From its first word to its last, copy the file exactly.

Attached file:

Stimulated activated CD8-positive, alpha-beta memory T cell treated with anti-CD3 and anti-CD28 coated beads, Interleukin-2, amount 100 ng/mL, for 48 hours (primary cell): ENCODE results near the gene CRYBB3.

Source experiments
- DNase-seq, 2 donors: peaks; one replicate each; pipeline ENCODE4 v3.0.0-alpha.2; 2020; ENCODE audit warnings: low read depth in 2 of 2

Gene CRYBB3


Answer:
Stimulated activated CD8-positive, alpha-beta memory T cell treated with anti-CD3 and anti-CD28 coated beads, Interleukin-2, amount 100 ng/mL, for 48 hours (primary cell): ENCODE results near the gene CRYBB3.

Source experiments
- DNase-seq, 2 donors: peaks; one replicate each; pipeline ENCODE4 v3.0.0-alpha.2; 2020; ENCODE audit warnings: low read depth in 2 of 2

Gene CRYBB3